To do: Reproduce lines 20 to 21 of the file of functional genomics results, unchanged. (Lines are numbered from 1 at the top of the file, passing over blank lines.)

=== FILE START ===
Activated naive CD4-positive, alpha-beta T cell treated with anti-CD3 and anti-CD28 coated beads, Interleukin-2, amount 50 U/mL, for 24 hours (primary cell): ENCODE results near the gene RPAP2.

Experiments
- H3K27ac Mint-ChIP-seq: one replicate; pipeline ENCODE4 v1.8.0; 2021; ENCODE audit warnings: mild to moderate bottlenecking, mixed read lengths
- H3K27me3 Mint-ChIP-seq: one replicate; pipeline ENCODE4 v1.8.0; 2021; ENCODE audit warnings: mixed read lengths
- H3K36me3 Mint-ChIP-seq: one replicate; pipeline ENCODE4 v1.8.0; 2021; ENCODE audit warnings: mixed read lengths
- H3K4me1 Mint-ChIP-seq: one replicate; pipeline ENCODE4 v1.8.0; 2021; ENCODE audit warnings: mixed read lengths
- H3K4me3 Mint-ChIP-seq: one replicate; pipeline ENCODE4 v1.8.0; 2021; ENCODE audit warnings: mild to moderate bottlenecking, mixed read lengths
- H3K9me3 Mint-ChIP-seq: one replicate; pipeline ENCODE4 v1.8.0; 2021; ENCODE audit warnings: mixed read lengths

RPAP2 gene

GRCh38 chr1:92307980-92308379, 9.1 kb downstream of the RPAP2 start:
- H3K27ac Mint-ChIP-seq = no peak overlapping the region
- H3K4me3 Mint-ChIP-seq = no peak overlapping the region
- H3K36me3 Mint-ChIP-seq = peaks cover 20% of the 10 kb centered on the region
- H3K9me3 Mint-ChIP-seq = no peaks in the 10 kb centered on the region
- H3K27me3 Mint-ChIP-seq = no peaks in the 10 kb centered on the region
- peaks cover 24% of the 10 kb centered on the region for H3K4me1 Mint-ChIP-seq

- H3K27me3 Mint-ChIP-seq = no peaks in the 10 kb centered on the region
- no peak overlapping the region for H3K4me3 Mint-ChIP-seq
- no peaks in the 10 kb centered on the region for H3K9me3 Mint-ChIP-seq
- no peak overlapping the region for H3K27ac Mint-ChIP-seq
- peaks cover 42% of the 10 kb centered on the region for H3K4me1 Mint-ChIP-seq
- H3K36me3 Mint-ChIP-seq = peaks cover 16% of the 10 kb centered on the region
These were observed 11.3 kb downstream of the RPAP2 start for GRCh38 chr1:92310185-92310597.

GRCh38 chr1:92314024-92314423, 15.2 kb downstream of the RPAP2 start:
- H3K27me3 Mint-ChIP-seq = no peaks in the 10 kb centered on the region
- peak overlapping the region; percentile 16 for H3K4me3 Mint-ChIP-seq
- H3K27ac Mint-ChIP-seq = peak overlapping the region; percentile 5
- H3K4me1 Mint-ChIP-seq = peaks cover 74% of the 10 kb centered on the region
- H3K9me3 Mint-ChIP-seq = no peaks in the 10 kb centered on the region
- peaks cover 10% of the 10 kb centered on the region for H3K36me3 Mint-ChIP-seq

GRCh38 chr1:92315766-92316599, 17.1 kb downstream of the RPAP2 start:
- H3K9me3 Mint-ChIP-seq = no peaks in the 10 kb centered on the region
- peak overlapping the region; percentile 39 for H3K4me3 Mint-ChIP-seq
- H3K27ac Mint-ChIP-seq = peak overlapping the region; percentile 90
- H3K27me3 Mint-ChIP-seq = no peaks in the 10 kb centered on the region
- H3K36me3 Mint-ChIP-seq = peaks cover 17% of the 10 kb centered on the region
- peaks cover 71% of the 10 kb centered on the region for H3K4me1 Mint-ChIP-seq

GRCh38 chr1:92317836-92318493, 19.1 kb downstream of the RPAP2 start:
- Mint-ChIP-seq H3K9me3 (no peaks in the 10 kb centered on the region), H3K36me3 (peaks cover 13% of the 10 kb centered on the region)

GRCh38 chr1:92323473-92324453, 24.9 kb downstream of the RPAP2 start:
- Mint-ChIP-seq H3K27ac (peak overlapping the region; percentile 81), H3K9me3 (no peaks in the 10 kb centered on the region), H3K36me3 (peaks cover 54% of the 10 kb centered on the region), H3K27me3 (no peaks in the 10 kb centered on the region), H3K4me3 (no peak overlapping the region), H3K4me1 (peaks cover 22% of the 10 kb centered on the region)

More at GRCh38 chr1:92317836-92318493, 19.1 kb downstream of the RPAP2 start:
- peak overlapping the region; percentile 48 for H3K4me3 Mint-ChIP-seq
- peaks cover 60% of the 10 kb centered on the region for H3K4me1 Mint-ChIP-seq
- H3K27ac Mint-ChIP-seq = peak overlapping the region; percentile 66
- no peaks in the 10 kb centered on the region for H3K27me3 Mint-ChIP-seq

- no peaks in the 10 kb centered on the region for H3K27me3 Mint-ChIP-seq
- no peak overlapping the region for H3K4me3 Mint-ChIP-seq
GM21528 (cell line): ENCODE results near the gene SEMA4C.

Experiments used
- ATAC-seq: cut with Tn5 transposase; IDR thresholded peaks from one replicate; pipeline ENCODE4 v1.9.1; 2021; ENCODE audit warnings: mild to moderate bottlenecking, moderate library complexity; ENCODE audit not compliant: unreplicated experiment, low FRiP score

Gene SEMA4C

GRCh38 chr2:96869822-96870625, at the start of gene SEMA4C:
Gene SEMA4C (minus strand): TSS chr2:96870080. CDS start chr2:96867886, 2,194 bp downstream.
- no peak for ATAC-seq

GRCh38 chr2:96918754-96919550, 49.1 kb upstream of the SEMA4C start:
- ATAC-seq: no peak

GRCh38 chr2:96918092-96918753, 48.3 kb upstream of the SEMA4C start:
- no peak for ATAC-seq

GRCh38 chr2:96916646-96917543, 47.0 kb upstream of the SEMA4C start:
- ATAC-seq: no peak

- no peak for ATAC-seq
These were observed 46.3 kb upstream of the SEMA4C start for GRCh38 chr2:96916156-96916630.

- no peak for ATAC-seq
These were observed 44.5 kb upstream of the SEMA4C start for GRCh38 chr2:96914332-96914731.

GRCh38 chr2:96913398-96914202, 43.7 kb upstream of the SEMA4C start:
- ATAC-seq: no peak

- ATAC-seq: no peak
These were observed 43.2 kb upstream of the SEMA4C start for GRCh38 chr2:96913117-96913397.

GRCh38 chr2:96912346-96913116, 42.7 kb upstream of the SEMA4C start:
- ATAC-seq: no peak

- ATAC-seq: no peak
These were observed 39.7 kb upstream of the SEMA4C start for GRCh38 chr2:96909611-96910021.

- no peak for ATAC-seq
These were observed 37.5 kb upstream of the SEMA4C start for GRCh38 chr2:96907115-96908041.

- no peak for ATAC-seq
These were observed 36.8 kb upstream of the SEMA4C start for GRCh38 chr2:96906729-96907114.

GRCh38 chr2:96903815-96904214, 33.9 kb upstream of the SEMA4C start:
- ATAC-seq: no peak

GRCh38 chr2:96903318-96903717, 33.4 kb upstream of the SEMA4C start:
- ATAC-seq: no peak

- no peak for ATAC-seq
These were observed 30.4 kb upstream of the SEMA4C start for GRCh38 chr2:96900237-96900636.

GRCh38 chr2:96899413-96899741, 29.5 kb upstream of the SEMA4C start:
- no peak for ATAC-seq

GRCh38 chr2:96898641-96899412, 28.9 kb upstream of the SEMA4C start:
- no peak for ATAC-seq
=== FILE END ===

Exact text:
- no peak overlapping the region for H3K27ac Mint-ChIP-seq
- peaks cover 42% of the 10 kb centered on the region for H3K4me1 Mint-ChIP-seq